REVIEW: Cork Tree Putter Grips
Cork Tree Putter Grips offer golfers a unique, alternative grip option for players looking to breathe new life into the most important club in their bag. We recently had the chance to test out these grips and got a firsthand look at their feel, durability and performance. Let's take a closer look.
The Cork Tree Putter Grips are made from -- you guessed it -- cork! The company's patented mix of cork and polyurethane create a truly unique putter grip available in four different gauges: the Bandit, Gimmie, Slim Jim and Stumpy. The cork used for every grip comes from the company's own cork forest in Portugal; the main exporter of high-grade cork you typically see in cork wine stoppers. Each grip design was developed for the Tour golfer in mind, leading to many players on the European, Asian, Japan, and OneAsia circuits benefiting from its tech.
We were able to review the Bandit grip -- a lightweight, hypoallergenic grip that measures 33mm in diameter at its top and 41mm at its base. This provides the player a thicker grip feel for the lower hand, which the company suggests will help with putter control and feel.
Many will agree the most important element of a putter is its feel. A proper grip is the only connection a player has to the club, and the Cork Tree Putter Grip excels in this area.
The grip feels soft and leathery to the touch, which is a pleasant surprise considering the flexibility one might expect from objects of a similar material. Our tester legitimately could not tell the difference between the Cork Tree grip and other genuine leather grips of a similar quality. This is not a bad thing.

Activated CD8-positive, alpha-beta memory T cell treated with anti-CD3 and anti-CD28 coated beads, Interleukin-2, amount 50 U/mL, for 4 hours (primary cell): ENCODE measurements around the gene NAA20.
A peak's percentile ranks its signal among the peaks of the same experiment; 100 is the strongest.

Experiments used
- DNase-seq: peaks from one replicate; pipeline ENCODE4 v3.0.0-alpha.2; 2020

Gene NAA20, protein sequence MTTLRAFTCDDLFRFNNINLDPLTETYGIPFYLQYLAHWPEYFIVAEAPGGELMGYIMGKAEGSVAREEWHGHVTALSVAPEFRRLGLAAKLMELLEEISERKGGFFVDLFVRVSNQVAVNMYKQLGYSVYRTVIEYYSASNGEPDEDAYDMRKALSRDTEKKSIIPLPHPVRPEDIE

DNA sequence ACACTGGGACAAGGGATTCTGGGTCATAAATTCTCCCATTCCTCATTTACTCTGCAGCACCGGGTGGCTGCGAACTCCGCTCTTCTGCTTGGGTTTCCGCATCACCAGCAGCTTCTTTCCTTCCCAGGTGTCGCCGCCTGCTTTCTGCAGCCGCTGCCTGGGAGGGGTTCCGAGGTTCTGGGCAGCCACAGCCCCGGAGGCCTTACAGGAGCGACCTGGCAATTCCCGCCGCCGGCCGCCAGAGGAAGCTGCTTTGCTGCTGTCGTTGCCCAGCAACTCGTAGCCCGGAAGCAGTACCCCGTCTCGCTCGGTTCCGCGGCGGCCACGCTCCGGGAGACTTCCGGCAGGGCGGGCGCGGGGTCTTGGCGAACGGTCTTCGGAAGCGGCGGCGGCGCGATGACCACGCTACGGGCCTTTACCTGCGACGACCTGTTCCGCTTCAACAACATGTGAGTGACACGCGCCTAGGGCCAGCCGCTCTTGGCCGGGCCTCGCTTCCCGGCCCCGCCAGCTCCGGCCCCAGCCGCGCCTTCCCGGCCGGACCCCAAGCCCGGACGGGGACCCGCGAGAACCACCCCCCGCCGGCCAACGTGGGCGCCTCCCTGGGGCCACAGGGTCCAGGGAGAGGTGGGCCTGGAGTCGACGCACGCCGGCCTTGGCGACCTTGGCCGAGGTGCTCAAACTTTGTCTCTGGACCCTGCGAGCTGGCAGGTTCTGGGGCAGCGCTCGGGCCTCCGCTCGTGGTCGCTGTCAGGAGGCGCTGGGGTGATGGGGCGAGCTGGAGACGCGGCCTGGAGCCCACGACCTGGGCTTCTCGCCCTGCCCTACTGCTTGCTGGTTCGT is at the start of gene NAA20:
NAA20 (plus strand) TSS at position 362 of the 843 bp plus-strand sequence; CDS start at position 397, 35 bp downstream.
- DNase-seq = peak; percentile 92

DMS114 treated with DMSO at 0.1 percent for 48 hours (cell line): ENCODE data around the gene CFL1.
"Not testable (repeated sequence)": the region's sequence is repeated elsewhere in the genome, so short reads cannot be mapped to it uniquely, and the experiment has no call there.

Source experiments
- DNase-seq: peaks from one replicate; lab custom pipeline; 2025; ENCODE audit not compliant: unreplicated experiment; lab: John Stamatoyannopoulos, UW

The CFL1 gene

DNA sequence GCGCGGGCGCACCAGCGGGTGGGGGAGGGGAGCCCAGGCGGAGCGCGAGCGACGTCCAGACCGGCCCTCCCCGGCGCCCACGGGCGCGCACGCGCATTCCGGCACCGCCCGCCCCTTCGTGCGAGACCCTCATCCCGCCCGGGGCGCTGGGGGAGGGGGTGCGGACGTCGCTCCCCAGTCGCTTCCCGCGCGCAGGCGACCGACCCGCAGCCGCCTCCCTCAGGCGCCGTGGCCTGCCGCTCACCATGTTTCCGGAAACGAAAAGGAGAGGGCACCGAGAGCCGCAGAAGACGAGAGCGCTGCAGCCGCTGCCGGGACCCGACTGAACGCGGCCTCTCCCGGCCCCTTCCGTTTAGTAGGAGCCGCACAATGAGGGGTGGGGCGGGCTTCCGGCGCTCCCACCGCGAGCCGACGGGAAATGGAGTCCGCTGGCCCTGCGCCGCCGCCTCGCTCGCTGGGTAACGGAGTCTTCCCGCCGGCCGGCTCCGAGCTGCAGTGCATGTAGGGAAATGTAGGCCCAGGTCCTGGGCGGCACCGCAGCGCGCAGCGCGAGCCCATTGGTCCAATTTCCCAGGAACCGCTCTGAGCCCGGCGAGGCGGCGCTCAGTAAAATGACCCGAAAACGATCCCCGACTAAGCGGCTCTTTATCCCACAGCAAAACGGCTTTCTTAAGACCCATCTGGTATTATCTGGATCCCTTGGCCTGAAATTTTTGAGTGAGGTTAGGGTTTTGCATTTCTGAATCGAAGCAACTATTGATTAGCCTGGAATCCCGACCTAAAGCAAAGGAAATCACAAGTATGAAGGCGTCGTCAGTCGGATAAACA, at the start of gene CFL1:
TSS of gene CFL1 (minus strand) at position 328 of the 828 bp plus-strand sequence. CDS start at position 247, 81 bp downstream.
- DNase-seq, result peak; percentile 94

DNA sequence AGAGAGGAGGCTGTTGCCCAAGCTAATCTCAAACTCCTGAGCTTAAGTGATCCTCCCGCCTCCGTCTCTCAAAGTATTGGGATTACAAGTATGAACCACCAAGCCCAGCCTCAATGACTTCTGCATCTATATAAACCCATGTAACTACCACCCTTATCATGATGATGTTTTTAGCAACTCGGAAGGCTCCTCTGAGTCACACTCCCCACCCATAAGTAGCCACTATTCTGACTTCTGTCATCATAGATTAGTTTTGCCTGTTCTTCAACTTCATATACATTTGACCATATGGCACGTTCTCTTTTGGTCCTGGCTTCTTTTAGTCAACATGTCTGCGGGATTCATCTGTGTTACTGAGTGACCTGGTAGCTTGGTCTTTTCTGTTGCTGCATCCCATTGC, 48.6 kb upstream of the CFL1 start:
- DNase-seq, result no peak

It's very seldom that we offer a full five-star rating on feel, but the Cork Tree Putter Grip is as close as perfection can get. While we did not have the chance to test the grip in wet conditions, Cork Tree suggests the grip will perform admirably regardless of weather.
There's not much to say about how a putter grip can perform in general. You'll never make a full golf swing with a putter, so the quality of its grip should be best defined by feel and personal preference.
However, the Cork Tree grip was not distracting or uncomfortable to the touch while stroking a putt. The Bandit's unique dual-thickness design was a little difficult to get accustomed to at first, but in time our reviewer was able to get a hang of things just fine.
Sadly, there was nothing extraordinary about the grip that would prompt us to rate it higher.
If you're looking for a unique, fun addition to your golf equipment or to give an old putter a new look, the Cork Tree Putter Grip is a fine novelty consideration. Don't expect to find anything mindblowing with its "corky" appearance, but you can certainly expect a comfortable, soft feel for a club that should have nothing but.
The Cork Tree Putter Grips retail for $29.95 and can be ordered from www.corkputtergrips.com.